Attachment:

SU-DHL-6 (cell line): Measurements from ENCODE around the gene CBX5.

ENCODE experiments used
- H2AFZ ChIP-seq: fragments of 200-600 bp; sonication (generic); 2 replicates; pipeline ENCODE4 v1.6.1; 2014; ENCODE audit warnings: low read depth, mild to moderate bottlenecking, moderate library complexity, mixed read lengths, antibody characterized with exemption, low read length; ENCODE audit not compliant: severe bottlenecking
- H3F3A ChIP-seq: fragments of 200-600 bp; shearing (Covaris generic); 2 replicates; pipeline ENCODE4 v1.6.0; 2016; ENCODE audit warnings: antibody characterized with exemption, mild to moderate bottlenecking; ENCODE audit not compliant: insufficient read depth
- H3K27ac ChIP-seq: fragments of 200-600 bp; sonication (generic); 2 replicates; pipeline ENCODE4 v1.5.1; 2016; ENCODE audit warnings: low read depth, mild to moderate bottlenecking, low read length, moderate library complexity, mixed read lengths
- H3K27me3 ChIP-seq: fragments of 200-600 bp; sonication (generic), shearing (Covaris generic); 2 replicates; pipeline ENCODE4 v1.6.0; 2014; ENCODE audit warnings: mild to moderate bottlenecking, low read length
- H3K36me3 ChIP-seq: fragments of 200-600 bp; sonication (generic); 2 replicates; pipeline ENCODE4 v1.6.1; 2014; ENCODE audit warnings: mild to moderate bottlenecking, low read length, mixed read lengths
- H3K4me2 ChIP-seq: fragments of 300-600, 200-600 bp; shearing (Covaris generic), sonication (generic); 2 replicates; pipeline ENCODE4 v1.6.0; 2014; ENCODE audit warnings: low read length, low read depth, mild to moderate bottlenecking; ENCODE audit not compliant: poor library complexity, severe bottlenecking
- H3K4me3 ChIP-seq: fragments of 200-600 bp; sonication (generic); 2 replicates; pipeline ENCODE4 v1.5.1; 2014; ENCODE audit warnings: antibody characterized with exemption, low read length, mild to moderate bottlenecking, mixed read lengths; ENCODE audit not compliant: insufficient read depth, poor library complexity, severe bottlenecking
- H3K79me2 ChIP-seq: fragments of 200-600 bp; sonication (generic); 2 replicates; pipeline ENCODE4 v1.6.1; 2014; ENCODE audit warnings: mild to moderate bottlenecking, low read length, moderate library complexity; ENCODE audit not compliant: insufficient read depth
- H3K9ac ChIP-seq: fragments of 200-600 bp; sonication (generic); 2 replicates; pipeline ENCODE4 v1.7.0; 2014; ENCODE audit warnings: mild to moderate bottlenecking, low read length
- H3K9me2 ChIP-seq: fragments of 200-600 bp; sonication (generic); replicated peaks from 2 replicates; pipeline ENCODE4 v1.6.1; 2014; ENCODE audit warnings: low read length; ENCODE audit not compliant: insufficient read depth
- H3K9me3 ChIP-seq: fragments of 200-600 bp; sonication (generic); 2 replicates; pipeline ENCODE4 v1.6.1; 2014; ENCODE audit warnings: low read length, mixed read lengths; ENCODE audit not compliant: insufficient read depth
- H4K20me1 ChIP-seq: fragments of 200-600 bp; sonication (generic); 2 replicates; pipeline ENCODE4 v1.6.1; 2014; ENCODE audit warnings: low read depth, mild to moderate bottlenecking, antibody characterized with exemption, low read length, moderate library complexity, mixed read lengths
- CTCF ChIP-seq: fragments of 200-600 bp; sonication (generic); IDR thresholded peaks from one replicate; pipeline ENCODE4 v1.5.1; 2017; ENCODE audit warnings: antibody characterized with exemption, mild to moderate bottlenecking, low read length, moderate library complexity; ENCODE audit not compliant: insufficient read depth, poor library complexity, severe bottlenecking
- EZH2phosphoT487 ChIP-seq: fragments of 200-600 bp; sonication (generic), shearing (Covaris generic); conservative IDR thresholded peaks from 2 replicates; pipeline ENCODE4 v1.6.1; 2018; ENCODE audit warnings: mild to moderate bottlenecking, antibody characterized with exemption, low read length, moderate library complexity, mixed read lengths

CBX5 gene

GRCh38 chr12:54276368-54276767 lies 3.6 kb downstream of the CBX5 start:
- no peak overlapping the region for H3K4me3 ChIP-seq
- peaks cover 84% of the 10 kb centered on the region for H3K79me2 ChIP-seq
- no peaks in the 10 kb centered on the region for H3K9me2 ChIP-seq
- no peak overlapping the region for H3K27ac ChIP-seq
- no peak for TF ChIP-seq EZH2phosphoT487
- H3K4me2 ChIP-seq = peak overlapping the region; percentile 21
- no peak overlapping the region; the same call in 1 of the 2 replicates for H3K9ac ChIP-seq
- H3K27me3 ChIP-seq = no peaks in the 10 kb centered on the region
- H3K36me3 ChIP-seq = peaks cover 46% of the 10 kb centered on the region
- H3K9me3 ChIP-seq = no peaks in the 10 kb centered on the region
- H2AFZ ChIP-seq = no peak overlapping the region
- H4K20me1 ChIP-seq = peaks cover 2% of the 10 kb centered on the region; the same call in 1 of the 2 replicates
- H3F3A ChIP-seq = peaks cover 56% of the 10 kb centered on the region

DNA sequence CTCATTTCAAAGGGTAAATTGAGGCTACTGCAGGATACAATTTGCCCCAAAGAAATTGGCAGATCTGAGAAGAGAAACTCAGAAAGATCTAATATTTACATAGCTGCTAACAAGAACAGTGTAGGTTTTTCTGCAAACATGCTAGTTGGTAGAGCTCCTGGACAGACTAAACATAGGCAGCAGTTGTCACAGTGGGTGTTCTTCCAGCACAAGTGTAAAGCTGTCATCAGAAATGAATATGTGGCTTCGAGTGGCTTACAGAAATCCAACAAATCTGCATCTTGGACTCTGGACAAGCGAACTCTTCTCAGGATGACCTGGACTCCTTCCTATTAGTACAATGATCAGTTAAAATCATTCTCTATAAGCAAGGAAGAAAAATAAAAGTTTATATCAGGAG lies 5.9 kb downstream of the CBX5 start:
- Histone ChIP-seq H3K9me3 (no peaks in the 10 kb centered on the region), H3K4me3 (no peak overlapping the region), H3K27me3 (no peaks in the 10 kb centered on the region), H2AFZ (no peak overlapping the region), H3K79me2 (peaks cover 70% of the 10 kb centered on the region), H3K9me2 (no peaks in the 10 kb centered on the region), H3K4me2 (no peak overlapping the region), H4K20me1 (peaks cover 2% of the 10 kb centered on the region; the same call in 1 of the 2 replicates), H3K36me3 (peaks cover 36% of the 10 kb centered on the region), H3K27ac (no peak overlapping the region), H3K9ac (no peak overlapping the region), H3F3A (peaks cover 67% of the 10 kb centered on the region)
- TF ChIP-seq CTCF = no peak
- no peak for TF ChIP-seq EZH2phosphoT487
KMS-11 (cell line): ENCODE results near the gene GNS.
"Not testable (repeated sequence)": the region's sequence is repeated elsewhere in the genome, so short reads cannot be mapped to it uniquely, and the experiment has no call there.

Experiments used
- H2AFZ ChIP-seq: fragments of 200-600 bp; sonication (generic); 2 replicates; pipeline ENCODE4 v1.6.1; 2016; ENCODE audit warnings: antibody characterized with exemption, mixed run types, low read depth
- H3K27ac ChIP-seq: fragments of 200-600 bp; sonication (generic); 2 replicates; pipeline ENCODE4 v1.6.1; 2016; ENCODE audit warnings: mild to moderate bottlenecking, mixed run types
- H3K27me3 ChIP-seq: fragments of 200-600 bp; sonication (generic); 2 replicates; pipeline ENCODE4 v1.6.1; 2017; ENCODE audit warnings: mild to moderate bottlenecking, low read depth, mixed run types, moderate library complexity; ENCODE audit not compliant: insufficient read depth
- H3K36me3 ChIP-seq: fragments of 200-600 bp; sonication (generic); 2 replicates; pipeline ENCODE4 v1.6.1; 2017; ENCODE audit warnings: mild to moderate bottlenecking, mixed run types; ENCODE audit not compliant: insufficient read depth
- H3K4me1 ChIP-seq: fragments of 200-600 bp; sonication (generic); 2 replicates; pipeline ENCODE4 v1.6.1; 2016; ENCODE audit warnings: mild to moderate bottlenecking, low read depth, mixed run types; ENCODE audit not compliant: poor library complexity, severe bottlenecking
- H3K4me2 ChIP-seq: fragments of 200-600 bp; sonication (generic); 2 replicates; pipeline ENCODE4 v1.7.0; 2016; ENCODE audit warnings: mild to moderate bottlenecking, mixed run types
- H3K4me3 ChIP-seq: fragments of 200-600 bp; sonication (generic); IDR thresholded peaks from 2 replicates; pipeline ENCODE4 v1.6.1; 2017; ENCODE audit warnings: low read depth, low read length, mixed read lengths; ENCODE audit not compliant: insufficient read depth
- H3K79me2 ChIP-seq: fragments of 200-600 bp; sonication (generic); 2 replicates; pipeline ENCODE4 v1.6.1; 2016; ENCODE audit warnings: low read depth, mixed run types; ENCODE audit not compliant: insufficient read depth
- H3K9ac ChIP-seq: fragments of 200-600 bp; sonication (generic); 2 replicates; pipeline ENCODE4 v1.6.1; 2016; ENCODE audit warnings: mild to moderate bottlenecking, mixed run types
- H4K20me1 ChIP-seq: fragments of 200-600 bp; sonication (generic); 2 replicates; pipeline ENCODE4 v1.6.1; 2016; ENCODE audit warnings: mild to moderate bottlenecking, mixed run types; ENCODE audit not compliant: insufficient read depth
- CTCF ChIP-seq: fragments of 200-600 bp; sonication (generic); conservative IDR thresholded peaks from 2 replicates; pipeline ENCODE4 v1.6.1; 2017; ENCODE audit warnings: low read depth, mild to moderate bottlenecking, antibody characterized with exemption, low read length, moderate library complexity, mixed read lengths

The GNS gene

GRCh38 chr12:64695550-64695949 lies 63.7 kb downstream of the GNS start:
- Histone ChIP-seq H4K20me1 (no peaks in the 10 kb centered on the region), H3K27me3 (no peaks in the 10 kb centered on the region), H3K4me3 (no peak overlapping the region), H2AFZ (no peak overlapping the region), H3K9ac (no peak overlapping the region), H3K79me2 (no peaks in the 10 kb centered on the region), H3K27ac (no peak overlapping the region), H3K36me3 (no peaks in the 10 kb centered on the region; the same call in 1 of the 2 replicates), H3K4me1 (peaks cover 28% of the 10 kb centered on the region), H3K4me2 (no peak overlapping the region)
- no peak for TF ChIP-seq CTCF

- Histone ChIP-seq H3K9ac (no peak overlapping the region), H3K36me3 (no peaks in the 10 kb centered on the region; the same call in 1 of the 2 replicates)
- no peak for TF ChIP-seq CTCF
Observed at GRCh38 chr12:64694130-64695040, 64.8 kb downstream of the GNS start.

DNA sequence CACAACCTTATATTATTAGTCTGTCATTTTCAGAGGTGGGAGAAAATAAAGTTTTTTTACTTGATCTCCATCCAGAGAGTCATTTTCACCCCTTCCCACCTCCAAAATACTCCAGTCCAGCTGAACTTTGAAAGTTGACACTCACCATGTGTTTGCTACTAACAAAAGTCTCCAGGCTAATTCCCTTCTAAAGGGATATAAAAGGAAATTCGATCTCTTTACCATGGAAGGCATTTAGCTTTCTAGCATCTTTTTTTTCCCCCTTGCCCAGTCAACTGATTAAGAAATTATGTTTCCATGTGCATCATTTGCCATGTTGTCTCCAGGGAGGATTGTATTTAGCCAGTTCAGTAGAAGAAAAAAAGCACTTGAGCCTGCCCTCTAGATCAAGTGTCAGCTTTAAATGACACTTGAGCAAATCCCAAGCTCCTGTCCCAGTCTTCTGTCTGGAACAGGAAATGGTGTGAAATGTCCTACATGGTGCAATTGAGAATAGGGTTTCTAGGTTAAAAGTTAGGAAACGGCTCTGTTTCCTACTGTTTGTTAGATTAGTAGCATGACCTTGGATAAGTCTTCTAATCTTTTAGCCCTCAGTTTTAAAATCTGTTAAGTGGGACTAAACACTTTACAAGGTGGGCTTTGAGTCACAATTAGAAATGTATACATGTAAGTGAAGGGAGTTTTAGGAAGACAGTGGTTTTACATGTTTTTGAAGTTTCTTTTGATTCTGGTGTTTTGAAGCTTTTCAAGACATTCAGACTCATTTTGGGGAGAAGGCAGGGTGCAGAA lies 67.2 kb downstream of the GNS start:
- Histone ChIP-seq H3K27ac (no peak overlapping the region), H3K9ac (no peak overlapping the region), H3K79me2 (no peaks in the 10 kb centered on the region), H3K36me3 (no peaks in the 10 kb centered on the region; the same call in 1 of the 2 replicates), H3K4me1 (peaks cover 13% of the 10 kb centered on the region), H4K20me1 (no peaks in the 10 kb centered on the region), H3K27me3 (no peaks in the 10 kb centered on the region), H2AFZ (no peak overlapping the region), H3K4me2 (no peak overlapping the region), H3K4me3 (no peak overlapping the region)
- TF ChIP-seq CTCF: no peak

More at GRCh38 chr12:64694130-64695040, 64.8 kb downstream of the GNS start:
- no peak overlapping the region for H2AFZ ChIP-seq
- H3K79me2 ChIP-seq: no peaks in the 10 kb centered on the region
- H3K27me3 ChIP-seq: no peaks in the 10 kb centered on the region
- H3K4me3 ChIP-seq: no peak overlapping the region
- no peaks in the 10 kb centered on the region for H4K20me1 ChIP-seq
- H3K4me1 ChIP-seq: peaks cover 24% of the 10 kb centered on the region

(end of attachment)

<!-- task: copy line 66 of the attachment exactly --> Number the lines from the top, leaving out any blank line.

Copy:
- H3K4me1 ChIP-seq: peaks cover 24% of the 10 kb centered on the region